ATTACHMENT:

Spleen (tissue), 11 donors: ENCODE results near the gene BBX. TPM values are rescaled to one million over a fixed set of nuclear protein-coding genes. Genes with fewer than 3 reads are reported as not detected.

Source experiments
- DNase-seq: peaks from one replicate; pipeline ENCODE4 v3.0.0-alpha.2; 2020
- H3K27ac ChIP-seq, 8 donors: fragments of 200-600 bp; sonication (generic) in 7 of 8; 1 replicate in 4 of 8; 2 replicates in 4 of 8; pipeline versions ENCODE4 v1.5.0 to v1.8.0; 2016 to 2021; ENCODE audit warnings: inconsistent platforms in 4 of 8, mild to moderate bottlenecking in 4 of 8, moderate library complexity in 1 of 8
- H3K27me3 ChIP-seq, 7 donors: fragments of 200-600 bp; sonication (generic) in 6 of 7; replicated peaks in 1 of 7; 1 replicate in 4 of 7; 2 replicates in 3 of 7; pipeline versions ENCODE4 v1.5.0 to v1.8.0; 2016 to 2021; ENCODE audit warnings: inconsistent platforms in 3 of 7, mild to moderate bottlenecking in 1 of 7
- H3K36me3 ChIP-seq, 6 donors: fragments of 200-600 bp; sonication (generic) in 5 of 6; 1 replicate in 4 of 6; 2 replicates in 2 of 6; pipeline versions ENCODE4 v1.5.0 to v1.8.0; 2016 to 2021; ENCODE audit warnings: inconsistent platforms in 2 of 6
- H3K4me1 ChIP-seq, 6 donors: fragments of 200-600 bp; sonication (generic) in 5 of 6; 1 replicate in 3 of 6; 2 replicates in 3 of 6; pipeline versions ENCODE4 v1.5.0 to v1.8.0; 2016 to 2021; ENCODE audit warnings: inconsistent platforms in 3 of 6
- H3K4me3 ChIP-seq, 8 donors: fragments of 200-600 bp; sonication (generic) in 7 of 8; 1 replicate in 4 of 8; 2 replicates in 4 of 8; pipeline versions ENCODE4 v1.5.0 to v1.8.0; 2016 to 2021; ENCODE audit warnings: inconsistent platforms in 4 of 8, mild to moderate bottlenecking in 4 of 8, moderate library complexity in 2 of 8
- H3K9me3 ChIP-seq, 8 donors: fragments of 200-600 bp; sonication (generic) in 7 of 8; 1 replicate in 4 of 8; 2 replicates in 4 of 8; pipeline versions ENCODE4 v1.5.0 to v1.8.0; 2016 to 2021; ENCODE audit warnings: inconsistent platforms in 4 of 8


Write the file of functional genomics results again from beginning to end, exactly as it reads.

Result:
Spleen (tissue), 11 donors: ENCODE results near the gene BBX. TPM values are rescaled to one million over a fixed set of nuclear protein-coding genes. Genes with fewer than 3 reads are reported as not detected.

Source experiments
- DNase-seq: peaks from one replicate; pipeline ENCODE4 v3.0.0-alpha.2; 2020
- H3K27ac ChIP-seq, 8 donors: fragments of 200-600 bp; sonication (generic) in 7 of 8; 1 replicate in 4 of 8; 2 replicates in 4 of 8; pipeline versions ENCODE4 v1.5.0 to v1.8.0; 2016 to 2021; ENCODE audit warnings: inconsistent platforms in 4 of 8, mild to moderate bottlenecking in 4 of 8, moderate library complexity in 1 of 8
- H3K27me3 ChIP-seq, 7 donors: fragments of 200-600 bp; sonication (generic) in 6 of 7; replicated peaks in 1 of 7; 1 replicate in 4 of 7; 2 replicates in 3 of 7; pipeline versions ENCODE4 v1.5.0 to v1.8.0; 2016 to 2021; ENCODE audit warnings: inconsistent platforms in 3 of 7, mild to moderate bottlenecking in 1 of 7
- H3K36me3 ChIP-seq, 6 donors: fragments of 200-600 bp; sonication (generic) in 5 of 6; 1 replicate in 4 of 6; 2 replicates in 2 of 6; pipeline versions ENCODE4 v1.5.0 to v1.8.0; 2016 to 2021; ENCODE audit warnings: inconsistent platforms in 2 of 6
- H3K4me1 ChIP-seq, 6 donors: fragments of 200-600 bp; sonication (generic) in 5 of 6; 1 replicate in 3 of 6; 2 replicates in 3 of 6; pipeline versions ENCODE4 v1.5.0 to v1.8.0; 2016 to 2021; ENCODE audit warnings: inconsistent platforms in 3 of 6
- H3K4me3 ChIP-seq, 8 donors: fragments of 200-600 bp; sonication (generic) in 7 of 8; 1 replicate in 4 of 8; 2 replicates in 4 of 8; pipeline versions ENCODE4 v1.5.0 to v1.8.0; 2016 to 2021; ENCODE audit warnings: inconsistent platforms in 4 of 8, mild to moderate bottlenecking in 4 of 8, moderate library complexity in 2 of 8
- H3K9me3 ChIP-seq, 8 donors: fragments of 200-600 bp; sonication (generic) in 7 of 8; 1 replicate in 4 of 8; 2 replicates in 4 of 8; pipeline versions ENCODE4 v1.5.0 to v1.8.0; 2016 to 2021; ENCODE audit warnings: inconsistent platforms in 4 of 8